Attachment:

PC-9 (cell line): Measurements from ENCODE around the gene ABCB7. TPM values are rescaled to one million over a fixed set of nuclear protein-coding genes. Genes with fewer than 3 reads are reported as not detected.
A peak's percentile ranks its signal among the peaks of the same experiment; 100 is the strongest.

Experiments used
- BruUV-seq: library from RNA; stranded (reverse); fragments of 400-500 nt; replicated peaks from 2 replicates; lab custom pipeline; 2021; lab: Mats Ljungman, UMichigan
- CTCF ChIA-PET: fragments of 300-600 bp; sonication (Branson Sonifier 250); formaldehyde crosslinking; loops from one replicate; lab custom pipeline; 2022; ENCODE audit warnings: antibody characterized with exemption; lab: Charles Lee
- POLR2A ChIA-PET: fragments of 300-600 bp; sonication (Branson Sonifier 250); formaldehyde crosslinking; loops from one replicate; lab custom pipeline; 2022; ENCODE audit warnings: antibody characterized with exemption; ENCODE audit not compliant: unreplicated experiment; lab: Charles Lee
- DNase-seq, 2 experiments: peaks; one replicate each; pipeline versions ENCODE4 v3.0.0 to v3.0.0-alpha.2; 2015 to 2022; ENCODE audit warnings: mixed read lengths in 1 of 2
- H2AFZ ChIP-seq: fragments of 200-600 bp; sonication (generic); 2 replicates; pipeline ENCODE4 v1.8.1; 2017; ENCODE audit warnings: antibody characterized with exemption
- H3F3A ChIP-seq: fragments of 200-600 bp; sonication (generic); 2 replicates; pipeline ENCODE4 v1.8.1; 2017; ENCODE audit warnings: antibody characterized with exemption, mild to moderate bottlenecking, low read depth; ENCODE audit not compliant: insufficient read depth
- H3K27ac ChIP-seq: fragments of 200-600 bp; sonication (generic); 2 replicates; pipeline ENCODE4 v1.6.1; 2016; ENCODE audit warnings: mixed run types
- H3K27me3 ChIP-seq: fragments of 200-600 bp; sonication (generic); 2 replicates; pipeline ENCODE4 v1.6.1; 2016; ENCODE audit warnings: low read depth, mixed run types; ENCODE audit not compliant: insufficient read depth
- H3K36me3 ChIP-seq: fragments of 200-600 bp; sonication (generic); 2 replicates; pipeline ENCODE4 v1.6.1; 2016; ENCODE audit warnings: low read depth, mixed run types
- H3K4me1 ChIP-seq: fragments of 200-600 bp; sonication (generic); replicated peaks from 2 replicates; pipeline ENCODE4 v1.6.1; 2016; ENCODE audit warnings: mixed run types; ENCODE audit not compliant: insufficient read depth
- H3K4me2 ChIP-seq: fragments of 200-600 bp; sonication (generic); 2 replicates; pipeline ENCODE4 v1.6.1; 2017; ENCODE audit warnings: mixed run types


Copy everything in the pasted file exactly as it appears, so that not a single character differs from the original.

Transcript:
PC-9 (cell line): Measurements from ENCODE around the gene ABCB7. TPM values are rescaled to one million over a fixed set of nuclear protein-coding genes. Genes with fewer than 3 reads are reported as not detected.
A peak's percentile ranks its signal among the peaks of the same experiment; 100 is the strongest.

Experiments used
- BruUV-seq: library from RNA; stranded (reverse); fragments of 400-500 nt; replicated peaks from 2 replicates; lab custom pipeline; 2021; lab: Mats Ljungman, UMichigan
- CTCF ChIA-PET: fragments of 300-600 bp; sonication (Branson Sonifier 250); formaldehyde crosslinking; loops from one replicate; lab custom pipeline; 2022; ENCODE audit warnings: antibody characterized with exemption; lab: Charles Lee
- POLR2A ChIA-PET: fragments of 300-600 bp; sonication (Branson Sonifier 250); formaldehyde crosslinking; loops from one replicate; lab custom pipeline; 2022; ENCODE audit warnings: antibody characterized with exemption; ENCODE audit not compliant: unreplicated experiment; lab: Charles Lee
- DNase-seq, 2 experiments: peaks; one replicate each; pipeline versions ENCODE4 v3.0.0 to v3.0.0-alpha.2; 2015 to 2022; ENCODE audit warnings: mixed read lengths in 1 of 2
- H2AFZ ChIP-seq: fragments of 200-600 bp; sonication (generic); 2 replicates; pipeline ENCODE4 v1.8.1; 2017; ENCODE audit warnings: antibody characterized with exemption
- H3F3A ChIP-seq: fragments of 200-600 bp; sonication (generic); 2 replicates; pipeline ENCODE4 v1.8.1; 2017; ENCODE audit warnings: antibody characterized with exemption, mild to moderate bottlenecking, low read depth; ENCODE audit not compliant: insufficient read depth
- H3K27ac ChIP-seq: fragments of 200-600 bp; sonication (generic); 2 replicates; pipeline ENCODE4 v1.6.1; 2016; ENCODE audit warnings: mixed run types
- H3K27me3 ChIP-seq: fragments of 200-600 bp; sonication (generic); 2 replicates; pipeline ENCODE4 v1.6.1; 2016; ENCODE audit warnings: low read depth, mixed run types; ENCODE audit not compliant: insufficient read depth
- H3K36me3 ChIP-seq: fragments of 200-600 bp; sonication (generic); 2 replicates; pipeline ENCODE4 v1.6.1; 2016; ENCODE audit warnings: low read depth, mixed run types
- H3K4me1 ChIP-seq: fragments of 200-600 bp; sonication (generic); replicated peaks from 2 replicates; pipeline ENCODE4 v1.6.1; 2016; ENCODE audit warnings: mixed run types; ENCODE audit not compliant: insufficient read depth
- H3K4me2 ChIP-seq: fragments of 200-600 bp; sonication (generic); 2 replicates; pipeline ENCODE4 v1.6.1; 2017; ENCODE audit warnings: mixed run types